Duodenal and other gastrointestinal toxicity in cervical and endometrial cancer treated with extended-field intensity modulated radiation therapy to paraaortic lymph nodes

Philip D. Poorvu, Cheryl A. Sadow, Kanokpis Townamchai, Antonio L. Damato, Akila Viswanathan

Research output: Contribution to journalArticle

Abstract

Purpose: To characterize the rates of acute and late duodenal and other gastrointestinal (GI) toxicities among patients treated for cervical and endometrial cancers with extended-field intensity modulated radiation therapy (EF-IMRT) to the paraaortic nodes and to analyze dose-volume relationships of GI toxicities. Methods and Materials: Fifty-three patients with endometrial or cervical cancer underwent EF-IMRT to the paraaortic nodes, of whom 46 met the inclusion criteria for GI toxicity and 45 for duodenal toxicity analysis. The median prescribed dose to the paraaortic nodes was 54 Gy (range, 41.4-65 Gy). The 4 duodenal segments, whole duodenum, small bowel loops, peritoneum, and peritoneum plus retroperitoneal segments of colon were contoured retrospectively, and dosimetric analysis was performed to identify dose-volume relationships to grade ≥3 acute (<90 day) and late (≥90 day) GI toxicity. Results: Only 3/46 patients (6.5%) experienced acute grade ≥3 GI toxicity and 3/46 patients (6.5%) experienced late grade ≥3 GI toxicity. The median dose administered to these 6 patients was 50.4 Gy. One of 12 patients who received 63 to 65 Gy at the level of the renal hilum experienced grade 3 GI toxicity. Dosimetric analysis of patients with and without toxicity revealed no differences between the mean absolute or fractional volumes at any 5-Gy interval between 5 Gy and the maximum dose. None of the patients experienced duodenal toxicity. Conclusions: Treatment of paraaortic nodes with IMRT is associated with low rates of GI toxicities and no duodenal-specific toxicity, including patients treated with concurrent chemotherapy. This technique may allow sufficient dose sparing of the bowel to enable safe dose escalation to at least 65 Gy.

Original languageEnglish (US)
Pages (from-to)1262-1268
Number of pages7
JournalInternational Journal of Radiation Oncology Biology Physics
Volume85
Issue number5
DOIs
StatePublished - Apr 1 2013
Externally publishedYes

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lymphatic system
Endometrial Neoplasms
toxicity
Uterine Cervical Neoplasms
radiation therapy
Radiotherapy
Lymph Nodes
cancer
dosage
grade
peritoneum
Peritoneum
Duodenum
Colon
chemotherapy
Kidney
Drug Therapy
inclusions

ASJC Scopus subject areas

  • Oncology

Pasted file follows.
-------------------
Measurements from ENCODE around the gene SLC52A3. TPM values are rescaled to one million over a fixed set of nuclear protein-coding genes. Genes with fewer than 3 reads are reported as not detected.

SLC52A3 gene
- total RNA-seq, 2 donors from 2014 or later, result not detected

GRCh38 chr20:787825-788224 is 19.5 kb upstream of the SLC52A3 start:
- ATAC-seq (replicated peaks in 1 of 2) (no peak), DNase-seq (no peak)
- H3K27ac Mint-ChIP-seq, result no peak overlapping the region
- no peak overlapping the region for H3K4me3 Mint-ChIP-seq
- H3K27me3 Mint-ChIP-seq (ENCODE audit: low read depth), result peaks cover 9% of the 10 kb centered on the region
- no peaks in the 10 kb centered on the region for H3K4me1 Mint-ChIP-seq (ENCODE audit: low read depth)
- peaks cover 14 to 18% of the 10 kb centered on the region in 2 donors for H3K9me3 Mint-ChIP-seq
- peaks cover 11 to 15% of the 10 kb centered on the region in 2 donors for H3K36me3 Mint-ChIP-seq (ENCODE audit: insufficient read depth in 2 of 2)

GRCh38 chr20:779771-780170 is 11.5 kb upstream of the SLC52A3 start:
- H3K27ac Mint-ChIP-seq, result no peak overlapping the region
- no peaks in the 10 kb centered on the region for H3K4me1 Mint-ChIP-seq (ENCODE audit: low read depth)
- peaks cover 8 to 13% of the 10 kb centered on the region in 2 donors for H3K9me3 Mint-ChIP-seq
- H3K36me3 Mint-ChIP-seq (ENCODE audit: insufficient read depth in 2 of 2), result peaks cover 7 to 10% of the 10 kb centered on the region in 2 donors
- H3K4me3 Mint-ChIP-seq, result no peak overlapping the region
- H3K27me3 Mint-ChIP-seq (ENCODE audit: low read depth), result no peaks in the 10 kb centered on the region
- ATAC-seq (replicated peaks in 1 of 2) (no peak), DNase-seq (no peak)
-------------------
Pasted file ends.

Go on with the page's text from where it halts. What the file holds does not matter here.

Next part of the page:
• Radiology Nuclear Medicine and imaging
  • Radiation
  • Cancer Research

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Duodenal and other gastrointestinal toxicity in cervical and endometrial cancer treated with extended-field intensity modulated radiation therapy to paraaortic lymph nodes. / Poorvu, Philip D.; Sadow, Cheryl A.; Townamchai, Kanokpis; Damato, Antonio L.; Viswanathan, Akila.

In: International Journal of Radiation Oncology Biology Physics, Vol. 85, No. 5, 01.04.2013, p. 1262-1268.

Research output: Contribution to journalArticle

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abstract = "Purpose: To characterize the rates of acute and late duodenal and other gastrointestinal (GI) toxicities among patients treated for cervical and endometrial cancers with extended-field intensity modulated radiation therapy (EF-IMRT) to the paraaortic nodes and to analyze dose-volume relationships of GI toxicities. Methods and Materials: Fifty-three patients with endometrial or cervical cancer underwent EF-IMRT to the paraaortic nodes, of whom 46 met the inclusion criteria for GI toxicity and 45 for duodenal toxicity analysis. The median prescribed dose to the paraaortic nodes was 54 Gy (range, 41.4-65 Gy). The 4 duodenal segments, whole duodenum, small bowel loops, peritoneum, and peritoneum plus retroperitoneal segments of colon were contoured retrospectively, and dosimetric analysis was performed to identify dose-volume relationships to grade ≥3 acute (<90 day) and late (≥90 day) GI toxicity. Results: Only 3/46 patients (6.5{\%}) experienced acute grade ≥3 GI toxicity and 3/46 patients (6.5{\%}) experienced late grade ≥3 GI toxicity. The median dose administered to these 6 patients was 50.4 Gy. One of 12 patients who received 63 to 65 Gy at the level of the renal hilum experienced grade 3 GI toxicity. Dosimetric analysis of patients with and without toxicity revealed no differences between the mean absolute or fractional volumes at any 5-Gy interval between 5 Gy and the maximum dose. None of the patients experienced duodenal toxicity. Conclusions: Treatment of paraaortic nodes with IMRT is associated with low rates of GI toxicities and no duodenal-specific toxicity, including patients treated with concurrent chemotherapy. This technique may allow sufficient dose sparing of the bowel to enable safe dose escalation to at least 65 Gy.",
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